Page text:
So I pretend that I don't suspect any ulterior motive in this sudden shower of attention as I wait for Bob to say, "Al and Bucky and Fritz want me to go deer hunting, Hon. I wasn't planning to go this year—puts me behind with the fall work. But they're depending on me…”

Of course he must go, I assure him. After all, he's just about sure to shoot a buck, and I never worry that he'll shoot something (or someone) else. So, grinning like a little boy caught with his hand in the cookie jar, Husband starts replacing the clutter of tools with a clutter of hunting gear. By Friday of the third week in November an air of festivity spreads through the house as the sickish-sweet odor of gun oil competes with the aroma of freshly baked pies. We have an early supper and race through chores, fracturing long-established milking schedules. Before we've finished, Bucky and Al drive in. (Bucky is a relative, and Al—well, years ago he tagged along one season, found the accommodations satisfactory and has been coming back every since; I've concluded he likes deer hunting!)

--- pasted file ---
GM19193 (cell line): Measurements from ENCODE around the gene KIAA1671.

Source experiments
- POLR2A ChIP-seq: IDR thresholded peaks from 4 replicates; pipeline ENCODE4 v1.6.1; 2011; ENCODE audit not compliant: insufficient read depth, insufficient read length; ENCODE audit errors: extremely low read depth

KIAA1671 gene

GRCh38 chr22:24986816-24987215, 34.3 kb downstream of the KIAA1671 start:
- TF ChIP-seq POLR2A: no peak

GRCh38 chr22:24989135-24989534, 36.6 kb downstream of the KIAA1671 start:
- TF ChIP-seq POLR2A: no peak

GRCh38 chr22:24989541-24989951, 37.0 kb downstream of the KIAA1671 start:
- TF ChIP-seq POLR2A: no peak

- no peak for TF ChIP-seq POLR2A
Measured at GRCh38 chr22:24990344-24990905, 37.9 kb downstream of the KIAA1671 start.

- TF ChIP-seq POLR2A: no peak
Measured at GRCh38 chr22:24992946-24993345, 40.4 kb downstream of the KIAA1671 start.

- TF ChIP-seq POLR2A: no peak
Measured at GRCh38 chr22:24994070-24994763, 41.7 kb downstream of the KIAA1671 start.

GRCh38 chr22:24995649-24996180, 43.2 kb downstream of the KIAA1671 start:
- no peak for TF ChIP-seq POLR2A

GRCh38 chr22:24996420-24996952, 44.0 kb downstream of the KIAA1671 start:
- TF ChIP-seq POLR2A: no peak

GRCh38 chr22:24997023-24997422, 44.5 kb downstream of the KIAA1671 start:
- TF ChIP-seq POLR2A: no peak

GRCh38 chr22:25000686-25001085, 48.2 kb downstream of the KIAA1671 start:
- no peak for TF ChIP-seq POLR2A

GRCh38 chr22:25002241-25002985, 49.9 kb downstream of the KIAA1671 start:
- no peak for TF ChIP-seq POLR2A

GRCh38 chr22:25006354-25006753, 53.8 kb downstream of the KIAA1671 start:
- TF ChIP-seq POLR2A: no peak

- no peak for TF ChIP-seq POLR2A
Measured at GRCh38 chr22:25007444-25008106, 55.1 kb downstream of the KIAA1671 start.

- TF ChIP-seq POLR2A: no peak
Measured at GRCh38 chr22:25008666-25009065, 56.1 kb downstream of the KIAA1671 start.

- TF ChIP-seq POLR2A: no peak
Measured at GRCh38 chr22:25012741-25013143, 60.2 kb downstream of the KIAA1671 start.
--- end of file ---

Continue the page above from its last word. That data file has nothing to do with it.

Within minutes the house is transformed into a hunting lodge, with guns and hand warmers and insulated boots and heavy socks arranged on every table and chair. While I line up coffee jugs and sew on hunting-license tags, the excitement mounts. The men plot tomorrow's campaign; then, with all decisions settled, drift into a recital of every deer hunting expedition over the last 20 years.

It is hard to say how long into the night this might continue, for there is no more nostalgic collection anywhere than a gang of deer hunters. But I remind them that the old alarm clock will sound off mighty early, and then I sneak off to bed.